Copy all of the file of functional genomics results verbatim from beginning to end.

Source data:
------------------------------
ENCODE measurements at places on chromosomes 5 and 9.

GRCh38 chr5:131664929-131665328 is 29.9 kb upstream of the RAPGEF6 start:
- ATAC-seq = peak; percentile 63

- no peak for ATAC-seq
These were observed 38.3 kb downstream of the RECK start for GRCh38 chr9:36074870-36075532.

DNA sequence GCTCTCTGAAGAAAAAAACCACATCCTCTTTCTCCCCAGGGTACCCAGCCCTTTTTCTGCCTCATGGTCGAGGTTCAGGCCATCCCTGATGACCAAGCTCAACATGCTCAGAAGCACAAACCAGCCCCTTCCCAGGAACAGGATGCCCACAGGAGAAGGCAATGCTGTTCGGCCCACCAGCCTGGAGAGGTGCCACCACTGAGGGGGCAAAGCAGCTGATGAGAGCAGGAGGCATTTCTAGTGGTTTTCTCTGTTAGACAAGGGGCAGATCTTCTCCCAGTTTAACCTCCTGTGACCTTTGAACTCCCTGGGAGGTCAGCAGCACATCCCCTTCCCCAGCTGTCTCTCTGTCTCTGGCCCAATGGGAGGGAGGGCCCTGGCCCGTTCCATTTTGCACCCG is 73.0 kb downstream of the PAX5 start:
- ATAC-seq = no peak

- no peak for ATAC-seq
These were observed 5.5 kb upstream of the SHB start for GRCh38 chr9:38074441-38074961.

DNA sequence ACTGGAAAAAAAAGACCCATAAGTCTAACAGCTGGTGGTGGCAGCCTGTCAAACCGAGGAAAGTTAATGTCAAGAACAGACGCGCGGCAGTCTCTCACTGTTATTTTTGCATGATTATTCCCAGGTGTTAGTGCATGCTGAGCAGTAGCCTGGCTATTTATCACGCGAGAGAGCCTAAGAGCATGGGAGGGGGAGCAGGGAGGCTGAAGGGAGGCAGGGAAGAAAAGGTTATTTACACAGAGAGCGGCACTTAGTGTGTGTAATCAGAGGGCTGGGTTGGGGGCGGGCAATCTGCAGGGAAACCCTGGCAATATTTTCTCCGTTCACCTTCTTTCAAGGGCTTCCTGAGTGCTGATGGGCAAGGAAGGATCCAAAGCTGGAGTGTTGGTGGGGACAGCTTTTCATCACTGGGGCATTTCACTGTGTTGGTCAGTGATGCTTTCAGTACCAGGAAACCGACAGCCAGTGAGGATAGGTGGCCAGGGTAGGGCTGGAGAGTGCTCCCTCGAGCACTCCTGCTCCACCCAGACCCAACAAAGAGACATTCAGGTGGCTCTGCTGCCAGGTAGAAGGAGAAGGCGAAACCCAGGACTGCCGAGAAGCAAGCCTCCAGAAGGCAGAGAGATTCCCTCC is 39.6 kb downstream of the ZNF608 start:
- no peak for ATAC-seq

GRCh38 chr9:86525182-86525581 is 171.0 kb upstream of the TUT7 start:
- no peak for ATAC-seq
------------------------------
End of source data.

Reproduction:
ENCODE measurements at places on chromosomes 5 and 9.

GRCh38 chr5:131664929-131665328 is 29.9 kb upstream of the RAPGEF6 start:
- ATAC-seq = peak; percentile 63

- no peak for ATAC-seq
These were observed 38.3 kb downstream of the RECK start for GRCh38 chr9:36074870-36075532.

DNA sequence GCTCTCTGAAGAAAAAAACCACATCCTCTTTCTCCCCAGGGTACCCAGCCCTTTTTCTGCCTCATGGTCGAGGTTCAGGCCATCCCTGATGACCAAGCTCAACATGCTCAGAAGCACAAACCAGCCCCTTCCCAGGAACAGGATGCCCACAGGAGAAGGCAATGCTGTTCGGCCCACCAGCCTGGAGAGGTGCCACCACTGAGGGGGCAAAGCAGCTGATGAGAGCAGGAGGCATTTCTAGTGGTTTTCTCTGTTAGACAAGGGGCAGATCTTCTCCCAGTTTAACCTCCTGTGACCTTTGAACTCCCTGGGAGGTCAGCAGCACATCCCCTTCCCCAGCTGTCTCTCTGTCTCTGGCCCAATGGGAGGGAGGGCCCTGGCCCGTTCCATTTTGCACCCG is 73.0 kb downstream of the PAX5 start:
- ATAC-seq = no peak

- no peak for ATAC-seq
These were observed 5.5 kb upstream of the SHB start for GRCh38 chr9:38074441-38074961.

DNA sequence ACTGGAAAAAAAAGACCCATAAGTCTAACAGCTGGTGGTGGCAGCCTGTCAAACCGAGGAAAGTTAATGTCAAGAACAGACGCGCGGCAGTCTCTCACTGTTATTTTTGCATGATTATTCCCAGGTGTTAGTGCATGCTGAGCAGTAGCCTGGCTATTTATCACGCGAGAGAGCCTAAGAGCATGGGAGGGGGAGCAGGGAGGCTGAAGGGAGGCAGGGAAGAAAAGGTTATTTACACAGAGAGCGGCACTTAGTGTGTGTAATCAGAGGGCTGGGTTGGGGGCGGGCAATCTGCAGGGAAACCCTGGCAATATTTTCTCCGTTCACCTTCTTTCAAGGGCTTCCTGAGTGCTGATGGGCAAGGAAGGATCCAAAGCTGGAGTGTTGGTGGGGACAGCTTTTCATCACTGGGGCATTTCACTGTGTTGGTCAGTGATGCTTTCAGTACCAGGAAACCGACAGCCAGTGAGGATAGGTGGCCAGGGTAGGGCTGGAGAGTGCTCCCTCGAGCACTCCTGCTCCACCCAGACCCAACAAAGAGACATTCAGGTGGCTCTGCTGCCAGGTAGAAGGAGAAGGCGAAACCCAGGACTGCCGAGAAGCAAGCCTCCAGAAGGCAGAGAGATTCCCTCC is 39.6 kb downstream of the ZNF608 start:
- no peak for ATAC-seq

GRCh38 chr9:86525182-86525581 is 171.0 kb upstream of the TUT7 start:
- no peak for ATAC-seq